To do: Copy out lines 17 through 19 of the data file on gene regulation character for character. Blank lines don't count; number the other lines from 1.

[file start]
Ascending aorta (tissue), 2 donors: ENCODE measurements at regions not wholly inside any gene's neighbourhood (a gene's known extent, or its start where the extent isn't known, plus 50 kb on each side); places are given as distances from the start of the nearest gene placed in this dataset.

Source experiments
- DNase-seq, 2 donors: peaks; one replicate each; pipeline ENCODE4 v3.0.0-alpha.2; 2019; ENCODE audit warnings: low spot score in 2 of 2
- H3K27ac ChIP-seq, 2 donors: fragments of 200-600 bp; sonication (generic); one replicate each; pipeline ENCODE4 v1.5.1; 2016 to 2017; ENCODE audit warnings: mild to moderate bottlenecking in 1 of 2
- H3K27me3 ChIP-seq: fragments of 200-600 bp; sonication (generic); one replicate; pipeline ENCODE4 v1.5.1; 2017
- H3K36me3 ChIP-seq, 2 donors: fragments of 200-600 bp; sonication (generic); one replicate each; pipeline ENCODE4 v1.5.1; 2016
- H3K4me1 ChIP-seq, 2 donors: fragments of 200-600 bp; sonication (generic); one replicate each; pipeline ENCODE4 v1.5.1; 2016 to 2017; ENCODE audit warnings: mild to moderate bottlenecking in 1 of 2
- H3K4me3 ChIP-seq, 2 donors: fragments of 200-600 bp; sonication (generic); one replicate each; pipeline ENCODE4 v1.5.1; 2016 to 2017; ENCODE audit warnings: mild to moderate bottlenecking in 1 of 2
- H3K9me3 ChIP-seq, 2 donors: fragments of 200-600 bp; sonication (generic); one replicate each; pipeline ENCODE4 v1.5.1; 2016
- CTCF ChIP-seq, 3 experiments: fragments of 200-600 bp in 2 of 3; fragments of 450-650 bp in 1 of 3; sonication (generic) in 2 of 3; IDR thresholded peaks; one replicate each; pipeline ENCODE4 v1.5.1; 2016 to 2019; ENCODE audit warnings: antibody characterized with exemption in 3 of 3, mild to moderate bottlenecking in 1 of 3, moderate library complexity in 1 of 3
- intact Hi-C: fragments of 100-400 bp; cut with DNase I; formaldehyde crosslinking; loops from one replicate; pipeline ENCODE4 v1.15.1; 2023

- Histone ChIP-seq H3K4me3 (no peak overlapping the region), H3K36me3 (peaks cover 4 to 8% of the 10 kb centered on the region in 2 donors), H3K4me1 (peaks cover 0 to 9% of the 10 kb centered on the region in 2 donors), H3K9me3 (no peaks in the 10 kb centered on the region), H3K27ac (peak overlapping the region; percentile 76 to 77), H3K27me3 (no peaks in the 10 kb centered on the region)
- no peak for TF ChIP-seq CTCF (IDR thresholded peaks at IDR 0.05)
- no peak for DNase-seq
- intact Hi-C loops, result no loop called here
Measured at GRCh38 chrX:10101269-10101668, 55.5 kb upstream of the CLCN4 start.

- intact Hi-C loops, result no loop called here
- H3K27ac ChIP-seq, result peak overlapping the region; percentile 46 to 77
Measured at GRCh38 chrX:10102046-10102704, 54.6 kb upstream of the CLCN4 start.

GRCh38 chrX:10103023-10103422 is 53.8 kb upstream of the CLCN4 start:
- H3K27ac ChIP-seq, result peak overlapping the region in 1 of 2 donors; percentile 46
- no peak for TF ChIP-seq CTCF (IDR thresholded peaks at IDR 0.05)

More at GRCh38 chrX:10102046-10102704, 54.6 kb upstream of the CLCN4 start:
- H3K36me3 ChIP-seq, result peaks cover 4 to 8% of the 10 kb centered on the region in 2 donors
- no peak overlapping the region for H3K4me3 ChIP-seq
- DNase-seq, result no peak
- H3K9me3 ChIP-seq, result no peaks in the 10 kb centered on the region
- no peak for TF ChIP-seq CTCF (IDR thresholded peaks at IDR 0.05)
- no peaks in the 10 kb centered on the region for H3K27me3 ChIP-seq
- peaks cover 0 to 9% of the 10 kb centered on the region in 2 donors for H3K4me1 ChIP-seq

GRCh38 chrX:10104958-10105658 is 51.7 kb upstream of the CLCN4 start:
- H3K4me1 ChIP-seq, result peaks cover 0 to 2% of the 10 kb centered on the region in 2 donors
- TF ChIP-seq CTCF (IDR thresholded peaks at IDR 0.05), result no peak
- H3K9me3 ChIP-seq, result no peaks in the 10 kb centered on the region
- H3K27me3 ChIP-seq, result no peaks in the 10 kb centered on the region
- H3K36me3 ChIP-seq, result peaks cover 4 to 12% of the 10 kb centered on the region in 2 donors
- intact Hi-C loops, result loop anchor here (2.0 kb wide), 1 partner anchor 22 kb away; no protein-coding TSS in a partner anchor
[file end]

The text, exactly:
- intact Hi-C loops, result no loop called here
- H3K27ac ChIP-seq, result peak overlapping the region; percentile 46 to 77
Measured at GRCh38 chrX:10102046-10102704, 54.6 kb upstream of the CLCN4 start.